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Caution advised in hot, dry summer days

Area fire protection officials are worried severe summer weather conditions could spark wildfires in the Tahoe Basin.

The fire level danger is set at extreme for the Tahoe Basin, because of the high temperatures, low humidity and dry thunderstorms that distribute lightning but no rain.

Dave Pike, National Weather Service meteorologist, said a fire weather watch was issued just south of Lake Tahoe on Monday because of the likelihood of dry thunderstorms.



“We’re looking at a similar pattern most of the week,” Pike said. “But there will be more precipitation later in the week as a moist air mass moves in.”

Pike said a record 102-degree temperature was reached in Reno on Monday, and he doesn’t expect a huge reprieve from the hot, dry conditions.




“We haven’t had precipitation since June,” Pike said. “When you go that long without rain, your humidities go way down and the plants start drying out.

John Lilygren, of the South Lake Tahoe Fire Department, said the South Shore is also suffering from unusually hot temperatures and low humidity.

“Normally we don’t see conditions like this until the end of August,” Lilygren said. “When the humidity is low, the brush, logs and dead trees lose moisture easier and burn hotter.”

Chief John Ceko, of the Lake Valley Fire Department, said wildfires are caused by a combination of lightning and careless people.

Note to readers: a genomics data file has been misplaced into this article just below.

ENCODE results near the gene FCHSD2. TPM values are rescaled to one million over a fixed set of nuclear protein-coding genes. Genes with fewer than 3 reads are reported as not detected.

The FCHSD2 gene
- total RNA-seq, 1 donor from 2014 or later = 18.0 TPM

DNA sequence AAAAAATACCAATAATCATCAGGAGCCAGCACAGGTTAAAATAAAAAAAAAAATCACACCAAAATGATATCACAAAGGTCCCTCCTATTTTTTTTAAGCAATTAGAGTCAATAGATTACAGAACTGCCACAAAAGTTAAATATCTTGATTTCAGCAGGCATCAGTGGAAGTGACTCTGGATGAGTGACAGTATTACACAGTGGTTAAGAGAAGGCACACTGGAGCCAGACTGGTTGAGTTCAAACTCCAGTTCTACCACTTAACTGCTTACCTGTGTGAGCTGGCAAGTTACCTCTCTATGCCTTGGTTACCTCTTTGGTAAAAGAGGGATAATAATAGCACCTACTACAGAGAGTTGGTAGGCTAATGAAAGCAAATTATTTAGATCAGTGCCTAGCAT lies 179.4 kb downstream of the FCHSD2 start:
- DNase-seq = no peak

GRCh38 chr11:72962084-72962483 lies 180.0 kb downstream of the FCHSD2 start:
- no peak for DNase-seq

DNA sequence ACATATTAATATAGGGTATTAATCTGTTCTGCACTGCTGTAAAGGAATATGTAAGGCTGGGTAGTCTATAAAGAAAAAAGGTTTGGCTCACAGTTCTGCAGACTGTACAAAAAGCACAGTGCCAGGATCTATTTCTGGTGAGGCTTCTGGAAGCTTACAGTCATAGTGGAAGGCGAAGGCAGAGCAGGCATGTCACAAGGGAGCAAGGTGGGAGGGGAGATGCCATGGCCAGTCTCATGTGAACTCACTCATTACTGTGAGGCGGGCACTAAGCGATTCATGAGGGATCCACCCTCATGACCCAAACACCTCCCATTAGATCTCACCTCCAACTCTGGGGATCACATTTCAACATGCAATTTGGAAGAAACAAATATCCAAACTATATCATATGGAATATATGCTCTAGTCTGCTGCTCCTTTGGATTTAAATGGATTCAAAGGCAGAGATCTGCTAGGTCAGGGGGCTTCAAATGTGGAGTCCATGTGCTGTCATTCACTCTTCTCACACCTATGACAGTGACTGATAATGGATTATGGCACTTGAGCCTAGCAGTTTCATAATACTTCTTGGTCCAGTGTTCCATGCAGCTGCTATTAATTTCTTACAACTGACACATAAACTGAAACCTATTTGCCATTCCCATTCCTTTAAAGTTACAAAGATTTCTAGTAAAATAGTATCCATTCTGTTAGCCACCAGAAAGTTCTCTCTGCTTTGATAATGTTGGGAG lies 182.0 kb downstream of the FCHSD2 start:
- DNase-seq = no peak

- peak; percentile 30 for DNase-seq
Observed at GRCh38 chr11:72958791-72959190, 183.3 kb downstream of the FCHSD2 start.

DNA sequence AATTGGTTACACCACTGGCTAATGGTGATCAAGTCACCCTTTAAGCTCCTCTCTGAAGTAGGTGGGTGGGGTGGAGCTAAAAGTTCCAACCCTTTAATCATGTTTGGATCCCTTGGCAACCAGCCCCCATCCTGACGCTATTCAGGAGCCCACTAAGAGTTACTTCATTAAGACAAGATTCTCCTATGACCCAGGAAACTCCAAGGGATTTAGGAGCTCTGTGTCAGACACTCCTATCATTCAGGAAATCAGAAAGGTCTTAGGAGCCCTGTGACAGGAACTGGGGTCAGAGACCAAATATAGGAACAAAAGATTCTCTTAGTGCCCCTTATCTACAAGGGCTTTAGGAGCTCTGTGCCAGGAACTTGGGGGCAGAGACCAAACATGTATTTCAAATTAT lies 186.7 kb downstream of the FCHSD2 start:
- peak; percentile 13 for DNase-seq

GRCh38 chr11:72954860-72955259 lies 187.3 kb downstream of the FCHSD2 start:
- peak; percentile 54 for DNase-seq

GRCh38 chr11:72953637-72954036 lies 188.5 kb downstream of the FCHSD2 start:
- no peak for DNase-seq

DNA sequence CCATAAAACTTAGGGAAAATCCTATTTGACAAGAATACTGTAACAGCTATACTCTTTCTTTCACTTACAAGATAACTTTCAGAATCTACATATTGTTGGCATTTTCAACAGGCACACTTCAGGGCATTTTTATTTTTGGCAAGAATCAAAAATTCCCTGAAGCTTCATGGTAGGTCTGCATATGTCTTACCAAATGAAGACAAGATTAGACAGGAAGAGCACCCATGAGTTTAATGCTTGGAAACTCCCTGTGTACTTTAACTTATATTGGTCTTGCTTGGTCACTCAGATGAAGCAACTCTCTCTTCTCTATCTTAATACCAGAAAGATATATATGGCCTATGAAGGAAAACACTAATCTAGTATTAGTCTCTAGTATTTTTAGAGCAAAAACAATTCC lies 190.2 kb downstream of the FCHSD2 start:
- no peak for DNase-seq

Ceko said the Autumn Hills fire that destroyed several acres of land two years ago, was caused when children poured gasoline on lizards, lit them on fire and allowed them to run through the woods.

Ceko said although fire safety is important, the biggest culprit of widespread wildfire damage is something firefighters cannot control.

“It always comes down to wind,” Ceko said. “If you get a fire with no wind, it’s not going to spread very fast. If we get strong winds that’s what worries me.”

Ceko said as soon as South Shore conditions get as severe as Southern California, wildfires are inevitable.

The Tahoe Basin had three lookout towers with people who kept watch over the forests almost four years ago. Now the forest service has a radar sensor system, which monitors the frequency and intensity of lightning that strikes in the basin.

The South Lake Tahoe Fire Department is mainly equipped to handle structural fires, however, the Lake Valley Fire Department, which covers 80 square miles of the basin, has equipment that can fight wildfires.

Ceko said Lake Valley Fire has a small four-wheel drive vehicle able to reach off-road fires.

Assistant Chief Brian Schafer for Lake Valley said the steep slopes of the basin are the most difficult places to contain fire. Schafer said once a fire is started at the bottom it goes up the slope too quickly to stop.

Schafer said areas off Upper Truckee, Angora Ridge and Zapotec are the most at risk for fire danger.

Fire protection officials suggest people use common sense during the hot, dry season.

– Call the U.S. Forestry Service to find out where campfires are allowed and to obtain necessary permits.

– Do not allow children to play with matches or extinguished cigarettes.

– Do not throw lit cigarettes out of vehicle windows.


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